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AirMagnet looks to attract problems

Products from the networking developer can help detect potential problems in a company's wireless network.

A start-up that hopes to capitalize on the growing interest and concern over wireless networking has updated its products for tracking the flow of data within a company.

Mountain View, Calif.-based AirMagnet said Monday that its AirMagnet Distributed system will be available starting June 1 for $6,995. The package includes a management console, server software and four remote sensors to make it easier for IT managers to monitor wireless networks using the 802.11b, 802.11a and 802.11g specifications.

The system doesn't automatically lock out individuals from a network or restrict the installation of unauthorized access points in a businesses network. Rather, it informs an IT manager when an access point has been set up, whether it may be interfering with others and if it is struggling under heavy traffic.

Despite lingering concerns, many companies are interested in using wireless networking to improve business productivity, AirMagnet CEO Dean Au said. "Our goal is to help keep the network up and running by identifying any potential problems," he said.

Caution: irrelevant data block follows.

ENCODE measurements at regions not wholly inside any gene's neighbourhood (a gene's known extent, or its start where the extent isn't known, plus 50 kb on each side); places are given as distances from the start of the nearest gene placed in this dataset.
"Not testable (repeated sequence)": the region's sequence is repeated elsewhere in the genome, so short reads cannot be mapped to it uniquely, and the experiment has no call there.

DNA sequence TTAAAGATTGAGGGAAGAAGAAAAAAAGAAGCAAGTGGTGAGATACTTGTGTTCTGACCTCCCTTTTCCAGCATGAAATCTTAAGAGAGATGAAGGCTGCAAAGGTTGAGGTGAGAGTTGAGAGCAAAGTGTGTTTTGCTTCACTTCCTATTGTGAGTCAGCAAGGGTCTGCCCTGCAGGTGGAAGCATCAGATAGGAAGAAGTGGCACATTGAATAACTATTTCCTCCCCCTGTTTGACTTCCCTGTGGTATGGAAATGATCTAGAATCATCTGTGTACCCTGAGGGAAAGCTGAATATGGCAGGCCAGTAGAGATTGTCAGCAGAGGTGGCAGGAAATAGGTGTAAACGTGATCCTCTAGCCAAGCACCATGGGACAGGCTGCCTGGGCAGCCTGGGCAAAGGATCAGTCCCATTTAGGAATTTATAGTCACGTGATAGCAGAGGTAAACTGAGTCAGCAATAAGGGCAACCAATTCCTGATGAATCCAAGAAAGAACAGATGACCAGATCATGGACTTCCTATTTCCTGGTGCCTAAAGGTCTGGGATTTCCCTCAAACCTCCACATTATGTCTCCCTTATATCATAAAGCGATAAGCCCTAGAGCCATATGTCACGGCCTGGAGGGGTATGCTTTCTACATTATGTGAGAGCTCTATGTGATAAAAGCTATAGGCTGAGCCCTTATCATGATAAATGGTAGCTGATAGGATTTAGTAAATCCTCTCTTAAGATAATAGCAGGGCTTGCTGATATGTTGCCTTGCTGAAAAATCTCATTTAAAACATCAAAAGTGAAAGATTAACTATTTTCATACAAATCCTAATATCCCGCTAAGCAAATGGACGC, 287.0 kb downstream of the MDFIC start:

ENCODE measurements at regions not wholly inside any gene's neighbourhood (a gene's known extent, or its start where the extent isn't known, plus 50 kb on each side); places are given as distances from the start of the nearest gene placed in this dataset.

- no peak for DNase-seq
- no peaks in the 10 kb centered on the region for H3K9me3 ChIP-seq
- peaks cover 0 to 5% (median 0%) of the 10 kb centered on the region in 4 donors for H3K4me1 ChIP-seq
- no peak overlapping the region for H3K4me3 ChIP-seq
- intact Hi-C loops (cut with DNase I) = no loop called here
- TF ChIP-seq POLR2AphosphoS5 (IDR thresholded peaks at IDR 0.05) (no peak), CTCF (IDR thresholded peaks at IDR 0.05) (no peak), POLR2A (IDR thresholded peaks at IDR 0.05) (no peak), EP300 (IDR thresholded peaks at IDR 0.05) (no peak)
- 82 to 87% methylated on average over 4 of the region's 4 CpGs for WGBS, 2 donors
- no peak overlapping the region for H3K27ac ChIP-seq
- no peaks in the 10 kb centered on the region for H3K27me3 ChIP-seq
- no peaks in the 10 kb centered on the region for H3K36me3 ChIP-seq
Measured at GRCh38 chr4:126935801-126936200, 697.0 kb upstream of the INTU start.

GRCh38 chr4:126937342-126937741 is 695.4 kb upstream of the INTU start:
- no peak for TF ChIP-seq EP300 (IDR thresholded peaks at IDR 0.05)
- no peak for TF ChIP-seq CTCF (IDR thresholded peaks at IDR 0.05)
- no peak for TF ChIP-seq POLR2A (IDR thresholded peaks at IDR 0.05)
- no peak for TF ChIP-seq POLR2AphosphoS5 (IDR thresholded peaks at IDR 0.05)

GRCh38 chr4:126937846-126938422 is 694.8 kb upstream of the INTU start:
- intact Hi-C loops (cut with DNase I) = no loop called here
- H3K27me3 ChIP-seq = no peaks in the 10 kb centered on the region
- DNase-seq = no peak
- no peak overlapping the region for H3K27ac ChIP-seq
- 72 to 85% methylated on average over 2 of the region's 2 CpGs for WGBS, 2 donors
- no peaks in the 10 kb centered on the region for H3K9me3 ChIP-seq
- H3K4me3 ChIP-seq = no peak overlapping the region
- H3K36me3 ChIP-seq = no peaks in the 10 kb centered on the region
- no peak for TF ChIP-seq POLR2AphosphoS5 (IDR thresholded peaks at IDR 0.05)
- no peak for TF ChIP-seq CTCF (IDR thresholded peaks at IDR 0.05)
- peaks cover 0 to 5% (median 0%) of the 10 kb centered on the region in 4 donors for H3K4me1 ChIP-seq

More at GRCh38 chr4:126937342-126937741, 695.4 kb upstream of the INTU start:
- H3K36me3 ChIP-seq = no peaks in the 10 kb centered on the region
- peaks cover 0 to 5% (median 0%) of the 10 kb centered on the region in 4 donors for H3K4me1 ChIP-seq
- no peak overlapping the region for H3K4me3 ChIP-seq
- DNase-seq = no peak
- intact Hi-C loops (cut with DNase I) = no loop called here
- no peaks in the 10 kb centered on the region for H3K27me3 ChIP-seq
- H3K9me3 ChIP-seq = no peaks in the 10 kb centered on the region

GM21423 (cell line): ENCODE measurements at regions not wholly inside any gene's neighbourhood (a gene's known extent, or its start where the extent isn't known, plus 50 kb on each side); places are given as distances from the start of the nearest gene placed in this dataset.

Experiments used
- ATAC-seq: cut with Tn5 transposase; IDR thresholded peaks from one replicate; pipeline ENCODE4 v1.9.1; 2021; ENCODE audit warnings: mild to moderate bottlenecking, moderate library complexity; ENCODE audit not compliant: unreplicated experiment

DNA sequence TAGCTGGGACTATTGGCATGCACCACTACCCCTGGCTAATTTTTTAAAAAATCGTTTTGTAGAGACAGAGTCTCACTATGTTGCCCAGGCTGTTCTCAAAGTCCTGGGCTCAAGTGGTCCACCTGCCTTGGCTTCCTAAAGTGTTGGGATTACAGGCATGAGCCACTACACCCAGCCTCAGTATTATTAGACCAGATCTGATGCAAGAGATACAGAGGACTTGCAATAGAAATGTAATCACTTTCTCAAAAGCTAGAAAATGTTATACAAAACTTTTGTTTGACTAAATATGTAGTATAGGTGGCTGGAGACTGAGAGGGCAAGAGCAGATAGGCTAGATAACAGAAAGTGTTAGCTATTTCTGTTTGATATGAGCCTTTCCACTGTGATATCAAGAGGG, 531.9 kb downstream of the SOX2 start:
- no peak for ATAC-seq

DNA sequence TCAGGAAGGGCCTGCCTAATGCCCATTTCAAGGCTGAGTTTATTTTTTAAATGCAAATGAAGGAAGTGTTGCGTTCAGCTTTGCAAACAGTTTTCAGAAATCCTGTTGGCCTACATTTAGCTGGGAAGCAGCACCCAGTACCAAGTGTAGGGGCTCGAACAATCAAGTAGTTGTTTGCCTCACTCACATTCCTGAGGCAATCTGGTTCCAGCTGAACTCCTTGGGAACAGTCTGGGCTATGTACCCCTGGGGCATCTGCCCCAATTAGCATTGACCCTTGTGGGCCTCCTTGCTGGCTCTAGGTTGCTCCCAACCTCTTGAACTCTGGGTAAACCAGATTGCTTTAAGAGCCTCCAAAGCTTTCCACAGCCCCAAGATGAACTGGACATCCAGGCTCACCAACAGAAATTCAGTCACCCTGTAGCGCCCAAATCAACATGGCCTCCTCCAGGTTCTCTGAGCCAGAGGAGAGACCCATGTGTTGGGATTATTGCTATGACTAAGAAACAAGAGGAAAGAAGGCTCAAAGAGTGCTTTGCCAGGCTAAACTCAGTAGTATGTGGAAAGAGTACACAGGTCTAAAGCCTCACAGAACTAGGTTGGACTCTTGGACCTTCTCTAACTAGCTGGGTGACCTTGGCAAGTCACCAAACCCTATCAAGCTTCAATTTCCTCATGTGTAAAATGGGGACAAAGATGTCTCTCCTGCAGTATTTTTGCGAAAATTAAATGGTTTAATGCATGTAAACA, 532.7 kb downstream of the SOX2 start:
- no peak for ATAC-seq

Wireless networks are increasingly becoming part of the technology landscape. Although IT managers have been wary of the security and management headaches of such networks, the convenience is gradually superceding those concerns.

"We're getting to the next stage, where wireless is more widely deployed and IT professionals have to go there because employees are asking for it," said Allen Nogee, an analyst with research firm In-Stat/MDR.

According to a Jupiter Research survey, 57 percent of U.S. companies use wireless networks and an additional 22 percent are planning to use them in the next 12 months.

The completion of a specification called 802.11i in the first half of next year will set the security standard for wireless networking, further easing the concerns of IT managers.